Study of Management Practices of Bacteremia in a Referral Service in Dakar, Senegal (2018–2022)

Daouda Thioub *

Infectious and Tropical Diseases Department of Fann National University Hospital, Dakar, Senegal.

Zénab Malika Sokoba

Infectious and Tropical Diseases Department of Fann National University Hospital, Dakar, Senegal.

Khardiata Diallo Mbaye

Infectious and Tropical Diseases Department of Fann National University Hospital, Dakar, Senegal.

Ndèye Aissatou Lakhe

Infectious and Tropical Diseases Department of Fann National University Hospital, Dakar, Senegal.

Aboubakar Sidikh Badiane

Infectious and Tropical Diseases Department of Fann National University Hospital, Dakar, Senegal.

Ndèye Maguette Fall

Infectious and Tropical Diseases Department of Fann National University Hospital, Dakar, Senegal.

Daye Ka

Infectious and Tropical Diseases Department of Fann National University Hospital, Dakar, Senegal.

Viviane Marie Pierre Cisse

Infectious and Tropical Diseases Department of Fann National University Hospital, Dakar, Senegal.

Moussa Seydi

Infectious and Tropical Diseases Department of Fann National University Hospital, Dakar, Senegal.

*Author to whom correspondence should be addressed.


Abstract

Introduction: bacteremia remains a public health problem worldwide. Unfortunately, none of the studies carried out on this subject in our context has looked at how bacteremia is managed. We therefore undertook this study to assess the management practices of bacteremia at the infectious and Tropical diseases department.

Methods: this was a retrospective and descriptive study based on the analysis of records of patients hospitalized at Infectious and Tropical diseases department of Fann national university hospital in Dakar, Senegal. This study covered a five-year period, extending from January 1st 2018, to December 31 2022.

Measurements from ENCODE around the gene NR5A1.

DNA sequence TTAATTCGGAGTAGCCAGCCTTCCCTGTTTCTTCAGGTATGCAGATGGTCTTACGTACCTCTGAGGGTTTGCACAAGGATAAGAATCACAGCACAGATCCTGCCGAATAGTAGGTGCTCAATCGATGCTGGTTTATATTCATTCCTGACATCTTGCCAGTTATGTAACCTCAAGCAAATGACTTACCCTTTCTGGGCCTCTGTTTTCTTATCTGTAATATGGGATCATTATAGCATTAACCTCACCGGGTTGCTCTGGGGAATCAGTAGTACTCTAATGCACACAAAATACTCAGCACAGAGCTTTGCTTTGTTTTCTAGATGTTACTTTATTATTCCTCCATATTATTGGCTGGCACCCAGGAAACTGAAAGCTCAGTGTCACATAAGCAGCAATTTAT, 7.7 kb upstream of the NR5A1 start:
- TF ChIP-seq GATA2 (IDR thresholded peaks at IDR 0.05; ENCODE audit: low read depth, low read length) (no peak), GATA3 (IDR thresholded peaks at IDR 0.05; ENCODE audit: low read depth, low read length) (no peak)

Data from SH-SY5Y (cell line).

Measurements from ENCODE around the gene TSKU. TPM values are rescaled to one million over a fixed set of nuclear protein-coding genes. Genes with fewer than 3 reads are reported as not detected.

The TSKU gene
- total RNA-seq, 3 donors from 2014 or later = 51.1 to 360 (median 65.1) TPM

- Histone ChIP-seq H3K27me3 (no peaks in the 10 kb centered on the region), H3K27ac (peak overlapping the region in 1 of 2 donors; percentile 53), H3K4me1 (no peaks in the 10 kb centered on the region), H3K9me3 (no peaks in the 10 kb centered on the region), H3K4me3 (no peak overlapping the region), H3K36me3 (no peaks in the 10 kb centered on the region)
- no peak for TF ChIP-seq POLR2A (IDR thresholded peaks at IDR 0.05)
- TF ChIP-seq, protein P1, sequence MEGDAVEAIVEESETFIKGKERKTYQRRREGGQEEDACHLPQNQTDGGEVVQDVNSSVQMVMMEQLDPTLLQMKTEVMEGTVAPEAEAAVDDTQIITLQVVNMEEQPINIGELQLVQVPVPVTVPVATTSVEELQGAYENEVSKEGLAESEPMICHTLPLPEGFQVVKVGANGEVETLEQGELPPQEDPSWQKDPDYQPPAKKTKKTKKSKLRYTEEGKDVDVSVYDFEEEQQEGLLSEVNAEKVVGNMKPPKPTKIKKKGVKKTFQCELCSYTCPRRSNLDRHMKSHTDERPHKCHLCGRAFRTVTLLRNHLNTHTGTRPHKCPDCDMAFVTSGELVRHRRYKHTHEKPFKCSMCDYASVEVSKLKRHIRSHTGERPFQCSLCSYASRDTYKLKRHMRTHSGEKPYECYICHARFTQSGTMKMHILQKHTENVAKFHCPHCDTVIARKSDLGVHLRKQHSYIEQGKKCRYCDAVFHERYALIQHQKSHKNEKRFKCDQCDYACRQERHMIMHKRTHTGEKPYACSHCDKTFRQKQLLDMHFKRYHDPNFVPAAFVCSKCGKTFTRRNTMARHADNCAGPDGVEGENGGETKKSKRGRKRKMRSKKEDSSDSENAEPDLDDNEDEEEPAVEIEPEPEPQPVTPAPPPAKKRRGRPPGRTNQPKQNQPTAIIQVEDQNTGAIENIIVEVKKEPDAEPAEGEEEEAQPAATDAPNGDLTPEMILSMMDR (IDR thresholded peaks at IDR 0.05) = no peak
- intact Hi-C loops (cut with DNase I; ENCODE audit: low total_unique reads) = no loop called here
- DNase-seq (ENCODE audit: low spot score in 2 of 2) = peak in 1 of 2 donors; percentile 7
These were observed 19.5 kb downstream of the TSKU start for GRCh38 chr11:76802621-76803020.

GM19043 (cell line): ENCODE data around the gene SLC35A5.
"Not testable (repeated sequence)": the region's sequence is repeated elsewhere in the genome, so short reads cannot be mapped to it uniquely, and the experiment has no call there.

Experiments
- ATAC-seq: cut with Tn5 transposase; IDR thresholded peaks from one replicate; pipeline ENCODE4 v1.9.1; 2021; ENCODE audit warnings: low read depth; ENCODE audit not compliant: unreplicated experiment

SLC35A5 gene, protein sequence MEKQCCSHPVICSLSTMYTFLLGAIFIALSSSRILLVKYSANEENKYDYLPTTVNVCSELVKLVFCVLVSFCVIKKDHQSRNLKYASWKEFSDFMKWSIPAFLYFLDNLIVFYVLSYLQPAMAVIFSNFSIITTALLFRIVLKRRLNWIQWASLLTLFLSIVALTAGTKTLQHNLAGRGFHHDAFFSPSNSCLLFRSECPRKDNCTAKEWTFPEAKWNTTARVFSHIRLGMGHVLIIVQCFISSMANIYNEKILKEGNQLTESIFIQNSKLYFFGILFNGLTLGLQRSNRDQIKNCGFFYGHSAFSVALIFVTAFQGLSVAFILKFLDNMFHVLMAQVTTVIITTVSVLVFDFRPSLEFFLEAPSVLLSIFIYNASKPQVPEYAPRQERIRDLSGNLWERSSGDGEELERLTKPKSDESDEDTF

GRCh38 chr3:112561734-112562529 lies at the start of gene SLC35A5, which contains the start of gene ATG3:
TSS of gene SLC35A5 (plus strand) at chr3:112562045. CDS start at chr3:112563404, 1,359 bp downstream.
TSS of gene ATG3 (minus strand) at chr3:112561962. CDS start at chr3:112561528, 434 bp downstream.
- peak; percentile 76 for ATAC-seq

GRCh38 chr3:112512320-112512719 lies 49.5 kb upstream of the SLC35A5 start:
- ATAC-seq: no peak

Results: During our study period, 213 patients were enrolled. The sex ratio was 1.13. The average age was 45.6 ± 17.5 years. Most patients (63.4%) had at least one comorbidity. Thirty-two percent (32%) had a history of recent hospitalization, and 25% had received recent antibiotic therapy. During the study period, 231 bacterial strains were isolated. Gram-positive cocci accounted for 68%, and Gram-negative bacilli for 32%. The main bacteria isolated were Staphylococcus aureus (30.3%). Empiric antibiotic therapy had been initiated in 81% of patients. Following antibiotic susceptibility testing, 61% of patients had their antibiotic therapy readjusted. In 61% of cases, the therapeutic protocol was deemed unsuitable, in line with the recommendations of Senegal's national antibiotic guide and international recommendations.

Conclusion: Bacteremias are common infections with significant morbidity and mortality that require a thorough understanding to improve management strategies and reduce AMR. In our context of low-income countries, following treatment guidelines is key to reducing AMR.

Keywords: Bacteremia, infectious diseases, bloodstream infections, HIV


How to Cite

Thioub, Daouda, Zénab Malika Sokoba, Khardiata Diallo Mbaye, Ndèye Aissatou Lakhe, Aboubakar Sidikh Badiane, Ndèye Maguette Fall, Daye Ka, Viviane Marie Pierre Cisse, and Moussa Seydi. 2024. “Study of Management Practices of Bacteremia in a Referral Service in Dakar, Senegal (2018–2022)”. Asian Journal of Research in Infectious Diseases 15 (7):29-35. https://doi.org/10.9734/ajrid/2024/v15i7360.

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